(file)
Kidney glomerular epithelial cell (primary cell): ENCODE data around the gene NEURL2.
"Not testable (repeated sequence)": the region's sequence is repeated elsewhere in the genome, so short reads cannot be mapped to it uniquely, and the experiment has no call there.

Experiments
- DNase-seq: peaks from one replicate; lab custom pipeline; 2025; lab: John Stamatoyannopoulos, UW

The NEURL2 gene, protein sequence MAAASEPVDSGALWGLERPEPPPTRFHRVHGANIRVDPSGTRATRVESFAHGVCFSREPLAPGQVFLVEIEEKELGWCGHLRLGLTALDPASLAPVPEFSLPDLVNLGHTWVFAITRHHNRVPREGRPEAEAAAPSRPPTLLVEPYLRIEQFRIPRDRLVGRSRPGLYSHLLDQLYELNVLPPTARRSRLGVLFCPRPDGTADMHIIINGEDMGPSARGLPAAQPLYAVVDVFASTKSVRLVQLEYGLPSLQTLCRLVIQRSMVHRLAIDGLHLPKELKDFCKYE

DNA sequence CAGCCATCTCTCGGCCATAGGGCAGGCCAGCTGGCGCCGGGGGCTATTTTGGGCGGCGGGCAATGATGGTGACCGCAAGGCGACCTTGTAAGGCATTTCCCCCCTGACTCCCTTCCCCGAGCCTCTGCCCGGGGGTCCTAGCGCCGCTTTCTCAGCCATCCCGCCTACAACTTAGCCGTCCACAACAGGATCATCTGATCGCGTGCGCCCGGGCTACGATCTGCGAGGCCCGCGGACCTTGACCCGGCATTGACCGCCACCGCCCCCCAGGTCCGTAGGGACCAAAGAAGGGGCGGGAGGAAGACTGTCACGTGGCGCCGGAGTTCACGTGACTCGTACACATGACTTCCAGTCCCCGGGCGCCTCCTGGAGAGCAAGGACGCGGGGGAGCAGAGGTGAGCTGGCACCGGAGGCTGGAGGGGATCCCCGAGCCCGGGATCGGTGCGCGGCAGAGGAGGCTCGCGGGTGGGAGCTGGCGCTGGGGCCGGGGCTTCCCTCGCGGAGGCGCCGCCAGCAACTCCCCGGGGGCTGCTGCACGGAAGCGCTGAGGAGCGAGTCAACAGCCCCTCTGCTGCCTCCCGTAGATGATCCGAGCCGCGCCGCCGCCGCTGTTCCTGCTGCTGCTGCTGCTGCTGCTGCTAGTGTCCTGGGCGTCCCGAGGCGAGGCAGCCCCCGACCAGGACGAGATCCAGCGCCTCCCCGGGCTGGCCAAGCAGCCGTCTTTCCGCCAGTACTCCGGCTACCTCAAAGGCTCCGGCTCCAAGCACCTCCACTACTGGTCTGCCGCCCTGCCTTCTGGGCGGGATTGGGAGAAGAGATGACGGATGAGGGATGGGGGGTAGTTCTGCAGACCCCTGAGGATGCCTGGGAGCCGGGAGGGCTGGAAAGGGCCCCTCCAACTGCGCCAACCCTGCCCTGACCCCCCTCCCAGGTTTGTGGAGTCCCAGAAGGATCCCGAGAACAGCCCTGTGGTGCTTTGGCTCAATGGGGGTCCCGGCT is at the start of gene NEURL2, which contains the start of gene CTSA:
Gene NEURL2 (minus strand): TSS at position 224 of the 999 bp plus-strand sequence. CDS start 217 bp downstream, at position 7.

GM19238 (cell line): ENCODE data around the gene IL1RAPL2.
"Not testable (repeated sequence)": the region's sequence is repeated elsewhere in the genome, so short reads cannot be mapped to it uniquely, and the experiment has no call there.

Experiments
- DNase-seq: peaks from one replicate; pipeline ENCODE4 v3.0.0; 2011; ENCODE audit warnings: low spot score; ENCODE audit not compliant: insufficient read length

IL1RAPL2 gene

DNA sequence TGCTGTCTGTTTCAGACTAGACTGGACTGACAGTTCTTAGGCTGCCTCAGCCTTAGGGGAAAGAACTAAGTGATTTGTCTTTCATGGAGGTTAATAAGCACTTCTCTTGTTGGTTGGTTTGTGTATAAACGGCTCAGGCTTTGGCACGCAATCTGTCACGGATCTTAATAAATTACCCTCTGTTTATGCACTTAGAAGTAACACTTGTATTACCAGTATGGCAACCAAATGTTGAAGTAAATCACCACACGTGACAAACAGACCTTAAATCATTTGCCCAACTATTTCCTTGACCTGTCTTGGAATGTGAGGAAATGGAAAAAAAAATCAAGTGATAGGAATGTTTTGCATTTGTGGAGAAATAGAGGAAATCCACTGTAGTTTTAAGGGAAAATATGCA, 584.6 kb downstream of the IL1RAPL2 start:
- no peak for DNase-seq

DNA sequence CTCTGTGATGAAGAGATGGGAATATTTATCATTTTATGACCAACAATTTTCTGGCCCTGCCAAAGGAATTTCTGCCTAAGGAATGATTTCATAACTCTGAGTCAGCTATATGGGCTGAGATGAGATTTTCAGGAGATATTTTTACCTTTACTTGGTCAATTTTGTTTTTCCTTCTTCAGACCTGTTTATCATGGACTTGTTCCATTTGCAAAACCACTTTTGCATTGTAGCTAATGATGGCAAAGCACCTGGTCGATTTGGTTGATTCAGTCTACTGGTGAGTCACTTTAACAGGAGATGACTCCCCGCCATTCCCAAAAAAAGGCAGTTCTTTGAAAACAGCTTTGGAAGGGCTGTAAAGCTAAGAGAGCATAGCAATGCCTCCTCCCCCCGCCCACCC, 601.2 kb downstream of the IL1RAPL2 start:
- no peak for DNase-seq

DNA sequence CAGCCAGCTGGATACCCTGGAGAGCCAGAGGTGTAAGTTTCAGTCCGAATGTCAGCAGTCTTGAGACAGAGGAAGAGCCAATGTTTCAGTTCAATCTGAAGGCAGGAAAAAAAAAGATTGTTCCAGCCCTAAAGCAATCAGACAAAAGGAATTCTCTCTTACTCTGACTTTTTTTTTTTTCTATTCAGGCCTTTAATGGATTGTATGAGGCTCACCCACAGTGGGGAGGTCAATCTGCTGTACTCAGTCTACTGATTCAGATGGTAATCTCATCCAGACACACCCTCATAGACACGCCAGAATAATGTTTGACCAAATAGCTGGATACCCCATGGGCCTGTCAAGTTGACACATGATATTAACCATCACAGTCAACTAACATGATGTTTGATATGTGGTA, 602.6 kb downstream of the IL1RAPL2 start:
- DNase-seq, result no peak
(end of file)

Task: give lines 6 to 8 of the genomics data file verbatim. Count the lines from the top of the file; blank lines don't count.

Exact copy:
DNA sequence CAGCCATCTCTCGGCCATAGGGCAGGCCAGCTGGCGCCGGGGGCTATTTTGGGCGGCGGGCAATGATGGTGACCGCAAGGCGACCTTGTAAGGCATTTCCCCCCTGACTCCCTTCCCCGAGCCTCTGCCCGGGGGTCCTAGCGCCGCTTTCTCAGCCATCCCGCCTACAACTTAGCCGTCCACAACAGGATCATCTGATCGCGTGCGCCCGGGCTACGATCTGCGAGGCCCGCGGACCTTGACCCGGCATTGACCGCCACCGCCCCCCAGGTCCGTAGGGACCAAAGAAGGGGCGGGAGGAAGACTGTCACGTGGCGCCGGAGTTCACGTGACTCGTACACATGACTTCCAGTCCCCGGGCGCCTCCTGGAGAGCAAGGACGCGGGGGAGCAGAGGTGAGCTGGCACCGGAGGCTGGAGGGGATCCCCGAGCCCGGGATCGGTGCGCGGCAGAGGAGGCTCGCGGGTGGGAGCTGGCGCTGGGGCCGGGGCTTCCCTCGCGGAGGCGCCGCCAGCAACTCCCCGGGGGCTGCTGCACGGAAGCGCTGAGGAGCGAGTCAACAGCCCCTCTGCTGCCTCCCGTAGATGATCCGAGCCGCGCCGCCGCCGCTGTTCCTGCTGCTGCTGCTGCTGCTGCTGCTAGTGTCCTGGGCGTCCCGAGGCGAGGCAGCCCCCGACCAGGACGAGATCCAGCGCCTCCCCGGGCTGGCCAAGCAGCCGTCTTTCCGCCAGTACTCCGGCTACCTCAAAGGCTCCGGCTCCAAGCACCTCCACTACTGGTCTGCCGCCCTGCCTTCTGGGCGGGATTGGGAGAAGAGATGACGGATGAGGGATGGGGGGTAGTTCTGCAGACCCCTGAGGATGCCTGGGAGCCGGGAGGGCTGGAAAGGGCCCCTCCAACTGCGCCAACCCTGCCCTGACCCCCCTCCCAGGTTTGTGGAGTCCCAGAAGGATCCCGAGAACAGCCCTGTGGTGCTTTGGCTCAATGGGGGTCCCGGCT is at the start of gene NEURL2, which contains the start of gene CTSA:
Gene NEURL2 (minus strand): TSS at position 224 of the 999 bp plus-strand sequence. CDS start 217 bp downstream, at position 7.

GM19238 (cell line): ENCODE data around the gene IL1RAPL2.